Emergency measures are being drawn up to house new criminals because the nation's jails are at bursting point, the Prison Service has admitted in a confidential letter.
Jails in England and Wales are expected to be full by the end of the month, after reaching a record 52,444 population last Friday.
The Prison Service has called an urgent meeting in the next fortnight with the Prison Officers' Association to discuss the crisis. The problem has been exacerbated by the refusal of some police forces to use their cells for the overspill. The Prison Service also says in its correspondence that it cannot afford the pounds 300-a-night cost to house a criminal with the police. Instead, the service proposes to move inmates into local prisons, which usually are used for people on remand.
It has already been disclosed that some prisoners near to the end of their sentences are being moved to open prisons, where security is far more lax, to alleviate the overcrowding.
David Evans, the POA general secretary, said last night that riots could break out soon, as the overcrowding is bound to get worse. Any prison disturbances in the run up to the general election could be extremely harmful to the Conservative Party, whose law-and-order policy could be damaged.
In a letter to Mr Evans at the POA, Alan Walker, the Prison Service's Director of Operations South, who is one of a board of 10 responsible for the day-to-day running of jails, says new analysis "indicates that there may be insufficient usable accommodation available during late November and early December, and between February and June 1996".
He said this was due to the unexpected surge in the prison population, now predicted to reach 52,700 by the end of the month and 53,700 by March.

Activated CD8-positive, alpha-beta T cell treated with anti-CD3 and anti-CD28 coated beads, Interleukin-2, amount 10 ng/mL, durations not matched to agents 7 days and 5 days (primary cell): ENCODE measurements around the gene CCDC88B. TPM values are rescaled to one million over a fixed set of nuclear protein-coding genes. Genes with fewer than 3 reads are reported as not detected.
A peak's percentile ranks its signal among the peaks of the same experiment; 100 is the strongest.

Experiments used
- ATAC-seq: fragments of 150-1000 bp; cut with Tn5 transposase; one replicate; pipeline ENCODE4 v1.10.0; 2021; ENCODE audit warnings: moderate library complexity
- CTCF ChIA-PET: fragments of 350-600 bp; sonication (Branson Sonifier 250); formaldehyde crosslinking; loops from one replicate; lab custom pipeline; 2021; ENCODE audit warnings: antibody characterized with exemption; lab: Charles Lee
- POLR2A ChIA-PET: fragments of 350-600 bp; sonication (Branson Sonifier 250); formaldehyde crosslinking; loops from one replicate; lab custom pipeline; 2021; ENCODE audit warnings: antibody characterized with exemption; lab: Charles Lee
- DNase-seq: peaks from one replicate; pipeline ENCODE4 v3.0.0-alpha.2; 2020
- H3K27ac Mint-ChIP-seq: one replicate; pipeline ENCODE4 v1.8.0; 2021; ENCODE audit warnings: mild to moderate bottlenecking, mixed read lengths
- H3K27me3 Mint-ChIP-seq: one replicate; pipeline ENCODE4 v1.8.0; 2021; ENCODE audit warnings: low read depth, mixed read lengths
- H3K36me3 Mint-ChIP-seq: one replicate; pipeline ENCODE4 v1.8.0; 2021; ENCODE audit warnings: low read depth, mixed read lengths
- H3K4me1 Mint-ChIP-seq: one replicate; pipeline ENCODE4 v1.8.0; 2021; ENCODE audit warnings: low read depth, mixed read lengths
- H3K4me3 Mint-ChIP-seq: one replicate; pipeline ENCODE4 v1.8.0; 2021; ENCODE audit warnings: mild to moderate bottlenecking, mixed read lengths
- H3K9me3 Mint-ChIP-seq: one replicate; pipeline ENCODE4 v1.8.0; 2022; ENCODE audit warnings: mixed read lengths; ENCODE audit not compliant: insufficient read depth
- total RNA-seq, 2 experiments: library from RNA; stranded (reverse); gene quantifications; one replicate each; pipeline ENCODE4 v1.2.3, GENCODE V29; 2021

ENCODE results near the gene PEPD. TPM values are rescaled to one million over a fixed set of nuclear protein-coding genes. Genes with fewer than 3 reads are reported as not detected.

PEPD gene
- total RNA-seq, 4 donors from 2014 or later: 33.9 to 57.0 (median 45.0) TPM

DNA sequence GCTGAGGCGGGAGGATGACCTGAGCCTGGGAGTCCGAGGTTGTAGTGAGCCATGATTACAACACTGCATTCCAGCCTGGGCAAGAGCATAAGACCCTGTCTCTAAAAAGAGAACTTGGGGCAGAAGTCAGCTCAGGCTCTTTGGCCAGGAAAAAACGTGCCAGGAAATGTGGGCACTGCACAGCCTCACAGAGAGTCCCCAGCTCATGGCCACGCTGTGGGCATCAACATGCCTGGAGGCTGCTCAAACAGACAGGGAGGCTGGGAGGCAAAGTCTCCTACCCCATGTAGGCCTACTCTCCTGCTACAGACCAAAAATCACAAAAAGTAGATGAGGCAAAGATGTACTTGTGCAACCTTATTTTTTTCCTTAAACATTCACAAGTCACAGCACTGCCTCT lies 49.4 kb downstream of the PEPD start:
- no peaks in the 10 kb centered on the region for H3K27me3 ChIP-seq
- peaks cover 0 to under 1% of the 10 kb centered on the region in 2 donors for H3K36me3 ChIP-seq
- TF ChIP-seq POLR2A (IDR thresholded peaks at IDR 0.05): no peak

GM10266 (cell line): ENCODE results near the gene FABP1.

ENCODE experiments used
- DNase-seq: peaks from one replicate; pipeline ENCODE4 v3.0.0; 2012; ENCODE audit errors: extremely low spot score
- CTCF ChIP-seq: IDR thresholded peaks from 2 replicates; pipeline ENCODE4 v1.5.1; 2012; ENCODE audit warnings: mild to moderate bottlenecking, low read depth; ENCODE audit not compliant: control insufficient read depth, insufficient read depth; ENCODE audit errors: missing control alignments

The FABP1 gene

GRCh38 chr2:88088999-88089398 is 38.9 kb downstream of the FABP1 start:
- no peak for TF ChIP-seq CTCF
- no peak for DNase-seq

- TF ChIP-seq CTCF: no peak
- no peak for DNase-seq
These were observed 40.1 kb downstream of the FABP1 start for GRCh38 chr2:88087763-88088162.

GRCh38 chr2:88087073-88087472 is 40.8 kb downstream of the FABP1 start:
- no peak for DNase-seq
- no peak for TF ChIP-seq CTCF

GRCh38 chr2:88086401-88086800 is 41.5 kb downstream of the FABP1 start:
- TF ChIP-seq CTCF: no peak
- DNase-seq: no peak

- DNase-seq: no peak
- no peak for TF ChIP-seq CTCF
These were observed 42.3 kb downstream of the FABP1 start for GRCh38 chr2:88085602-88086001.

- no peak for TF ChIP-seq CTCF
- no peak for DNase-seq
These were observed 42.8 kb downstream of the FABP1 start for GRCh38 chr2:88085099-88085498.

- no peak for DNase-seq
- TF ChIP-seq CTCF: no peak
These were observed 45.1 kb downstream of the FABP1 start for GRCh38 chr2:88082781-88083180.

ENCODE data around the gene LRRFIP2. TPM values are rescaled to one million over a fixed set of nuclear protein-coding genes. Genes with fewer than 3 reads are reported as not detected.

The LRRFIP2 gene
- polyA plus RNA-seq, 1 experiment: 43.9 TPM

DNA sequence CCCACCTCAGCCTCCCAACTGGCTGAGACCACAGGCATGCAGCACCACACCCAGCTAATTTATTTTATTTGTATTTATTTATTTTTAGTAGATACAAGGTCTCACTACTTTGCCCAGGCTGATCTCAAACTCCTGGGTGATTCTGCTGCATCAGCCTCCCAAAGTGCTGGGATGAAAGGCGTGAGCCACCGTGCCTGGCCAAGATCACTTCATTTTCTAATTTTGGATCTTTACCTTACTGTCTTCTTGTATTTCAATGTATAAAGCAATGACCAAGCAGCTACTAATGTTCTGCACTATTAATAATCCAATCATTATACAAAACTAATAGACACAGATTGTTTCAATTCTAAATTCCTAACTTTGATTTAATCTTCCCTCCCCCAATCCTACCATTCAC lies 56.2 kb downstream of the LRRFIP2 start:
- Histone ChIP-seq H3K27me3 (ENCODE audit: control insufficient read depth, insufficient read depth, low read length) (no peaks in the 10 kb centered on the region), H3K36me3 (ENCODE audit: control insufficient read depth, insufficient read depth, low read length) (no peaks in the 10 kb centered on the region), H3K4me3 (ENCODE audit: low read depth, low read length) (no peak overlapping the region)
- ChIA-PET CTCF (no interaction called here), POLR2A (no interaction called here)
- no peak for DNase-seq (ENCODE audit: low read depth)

Mr Walker adds that in the past, police cells have been used to take an overspill of inmates, "but the service can no longer afford to pay the pounds 300-per-prisoner night average cost of using police cells as these costs fall directly to the Service.
"Additionally, the police in certain parts of the country have indicated that cells will be unavailable due to their own operational difficulties." In fact, police charge up to pounds 1,746 a night to house a prisoner, the costliest cells being in Sheffield.
Mr Walker says training prisons and new local prisons will have to take the brunt of the increase. He adds that as new cells are built the problem will be solved "by the middle of the year unless we suffer unplanned major accommodation losses".
David Evans said yesterday: "This is a high risk strategy that could lead to violent disturbances, including riots. It's quite possible that Mr Howard [the Home Secretary] may not be able to reach the next general election without a major disturbance breaking out." He said the rise in the population comes at a time when prisons face an 8 per cent cut in their next year's budget.
The number of inmates is expected to increase greatly following Michael Howard's latest law-and-order package, announced last month. Up to 20,000 more people could end up in prison under proposals to give life sentences for second-time violent and sexual offenders and minimum sentences for third-time burglars and drug dealers. A Bill would also bring drastic cuts in sentence remission.
His announcement at the Conservative Party conference was attacked by prison and probation workers who said it will make a tough situation unworkable. Lord Taylor, the Lord Chief Justice, criticised the move as interfering with the power of the judiciary.
Mr Howard is visiting "supermax" prisons which house the most serious offenders in the United States. He intends to copy the scheme and set up an "Alcatraz"-style jail in Britain. Mr Howard believes locking up more people for longer will act as a deterrent and ultimately reduce the level of crime.Reuse content